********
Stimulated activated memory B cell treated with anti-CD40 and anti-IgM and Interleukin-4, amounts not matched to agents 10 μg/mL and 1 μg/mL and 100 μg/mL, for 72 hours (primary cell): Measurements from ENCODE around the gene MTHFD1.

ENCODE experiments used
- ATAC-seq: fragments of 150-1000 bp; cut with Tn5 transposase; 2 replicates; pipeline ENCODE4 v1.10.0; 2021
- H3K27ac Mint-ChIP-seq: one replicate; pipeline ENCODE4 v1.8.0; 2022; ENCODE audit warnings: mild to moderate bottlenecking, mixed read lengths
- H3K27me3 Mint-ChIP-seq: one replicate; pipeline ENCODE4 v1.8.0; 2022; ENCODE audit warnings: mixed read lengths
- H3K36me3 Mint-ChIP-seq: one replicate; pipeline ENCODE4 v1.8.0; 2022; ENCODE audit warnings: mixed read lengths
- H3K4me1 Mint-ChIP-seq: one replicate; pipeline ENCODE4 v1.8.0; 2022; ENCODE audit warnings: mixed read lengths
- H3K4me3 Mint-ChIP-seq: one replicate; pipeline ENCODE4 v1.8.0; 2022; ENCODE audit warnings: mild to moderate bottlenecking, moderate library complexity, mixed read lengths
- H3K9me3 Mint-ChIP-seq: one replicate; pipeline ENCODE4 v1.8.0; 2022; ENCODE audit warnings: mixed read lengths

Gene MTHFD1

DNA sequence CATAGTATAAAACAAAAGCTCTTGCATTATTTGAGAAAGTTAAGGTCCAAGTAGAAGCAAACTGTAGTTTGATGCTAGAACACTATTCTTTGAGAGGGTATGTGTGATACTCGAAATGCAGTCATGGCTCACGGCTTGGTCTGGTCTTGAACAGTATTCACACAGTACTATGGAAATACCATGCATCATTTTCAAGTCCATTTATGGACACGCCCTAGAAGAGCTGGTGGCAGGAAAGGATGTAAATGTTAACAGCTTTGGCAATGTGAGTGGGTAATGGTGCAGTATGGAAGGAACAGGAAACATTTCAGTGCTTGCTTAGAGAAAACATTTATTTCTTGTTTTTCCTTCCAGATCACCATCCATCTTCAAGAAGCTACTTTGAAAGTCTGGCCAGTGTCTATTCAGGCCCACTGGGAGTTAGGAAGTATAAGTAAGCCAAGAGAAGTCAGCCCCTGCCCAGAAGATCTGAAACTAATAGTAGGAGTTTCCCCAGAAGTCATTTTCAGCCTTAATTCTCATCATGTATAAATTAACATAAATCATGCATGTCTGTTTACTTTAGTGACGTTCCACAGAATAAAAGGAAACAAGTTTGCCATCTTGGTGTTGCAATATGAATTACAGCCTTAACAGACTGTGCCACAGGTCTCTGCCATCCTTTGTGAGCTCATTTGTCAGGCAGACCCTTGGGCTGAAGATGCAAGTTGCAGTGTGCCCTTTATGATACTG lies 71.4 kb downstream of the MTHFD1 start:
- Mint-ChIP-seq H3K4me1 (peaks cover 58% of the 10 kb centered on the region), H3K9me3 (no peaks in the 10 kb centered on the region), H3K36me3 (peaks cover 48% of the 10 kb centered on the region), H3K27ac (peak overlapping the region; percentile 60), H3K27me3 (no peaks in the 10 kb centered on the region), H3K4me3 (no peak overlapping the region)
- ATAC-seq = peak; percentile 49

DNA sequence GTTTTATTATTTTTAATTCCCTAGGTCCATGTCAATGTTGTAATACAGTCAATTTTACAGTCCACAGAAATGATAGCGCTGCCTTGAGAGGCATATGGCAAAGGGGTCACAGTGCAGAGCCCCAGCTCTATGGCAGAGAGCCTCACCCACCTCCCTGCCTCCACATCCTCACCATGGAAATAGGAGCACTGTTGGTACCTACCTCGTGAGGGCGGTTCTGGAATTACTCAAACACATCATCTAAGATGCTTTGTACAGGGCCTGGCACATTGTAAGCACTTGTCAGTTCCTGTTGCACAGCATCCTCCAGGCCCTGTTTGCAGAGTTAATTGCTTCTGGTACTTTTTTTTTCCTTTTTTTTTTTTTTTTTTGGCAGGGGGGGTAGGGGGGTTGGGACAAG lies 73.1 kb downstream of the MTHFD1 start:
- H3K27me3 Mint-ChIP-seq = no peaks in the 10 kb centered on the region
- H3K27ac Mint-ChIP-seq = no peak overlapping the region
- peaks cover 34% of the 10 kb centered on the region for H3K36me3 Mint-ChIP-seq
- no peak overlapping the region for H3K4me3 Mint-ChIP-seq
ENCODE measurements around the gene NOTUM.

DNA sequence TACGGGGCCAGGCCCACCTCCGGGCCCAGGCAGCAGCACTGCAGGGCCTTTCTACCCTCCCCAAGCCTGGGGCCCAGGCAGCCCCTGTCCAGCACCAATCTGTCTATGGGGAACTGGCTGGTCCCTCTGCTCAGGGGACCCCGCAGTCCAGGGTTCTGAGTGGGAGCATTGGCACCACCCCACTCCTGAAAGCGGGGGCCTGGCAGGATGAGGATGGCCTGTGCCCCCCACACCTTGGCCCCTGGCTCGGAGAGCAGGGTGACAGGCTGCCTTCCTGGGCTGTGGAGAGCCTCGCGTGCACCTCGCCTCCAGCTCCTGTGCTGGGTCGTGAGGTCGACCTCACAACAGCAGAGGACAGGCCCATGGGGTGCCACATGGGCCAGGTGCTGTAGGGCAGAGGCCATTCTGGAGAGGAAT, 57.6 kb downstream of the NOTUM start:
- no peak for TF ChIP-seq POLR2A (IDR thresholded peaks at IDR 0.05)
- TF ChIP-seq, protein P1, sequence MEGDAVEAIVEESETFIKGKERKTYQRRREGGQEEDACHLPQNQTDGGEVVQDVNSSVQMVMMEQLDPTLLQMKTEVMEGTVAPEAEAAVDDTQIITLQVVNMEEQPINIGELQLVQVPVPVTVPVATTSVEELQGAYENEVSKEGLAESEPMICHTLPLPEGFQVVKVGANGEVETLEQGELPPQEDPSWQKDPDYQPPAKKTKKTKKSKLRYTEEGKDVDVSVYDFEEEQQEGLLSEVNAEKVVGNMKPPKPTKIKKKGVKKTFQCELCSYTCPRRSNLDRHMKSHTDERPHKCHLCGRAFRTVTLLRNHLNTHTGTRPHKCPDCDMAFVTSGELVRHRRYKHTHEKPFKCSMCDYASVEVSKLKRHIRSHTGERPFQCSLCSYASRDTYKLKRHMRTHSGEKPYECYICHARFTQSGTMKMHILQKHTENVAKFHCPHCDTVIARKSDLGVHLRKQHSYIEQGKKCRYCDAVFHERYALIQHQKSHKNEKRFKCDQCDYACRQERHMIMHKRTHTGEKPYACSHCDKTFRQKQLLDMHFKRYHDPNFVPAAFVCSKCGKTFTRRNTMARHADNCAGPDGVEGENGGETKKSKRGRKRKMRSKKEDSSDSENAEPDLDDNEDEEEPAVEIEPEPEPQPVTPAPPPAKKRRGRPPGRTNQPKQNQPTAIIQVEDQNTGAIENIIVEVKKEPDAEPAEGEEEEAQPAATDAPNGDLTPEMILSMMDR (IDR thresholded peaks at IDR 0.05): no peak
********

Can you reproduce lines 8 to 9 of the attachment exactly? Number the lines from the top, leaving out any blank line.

- H3K4me3 Mint-ChIP-seq: one replicate; pipeline ENCODE4 v1.8.0; 2022; ENCODE audit warnings: mild to moderate bottlenecking, moderate library complexity, mixed read lengths
- H3K9me3 Mint-ChIP-seq: one replicate; pipeline ENCODE4 v1.8.0; 2022; ENCODE audit warnings: mixed read lengths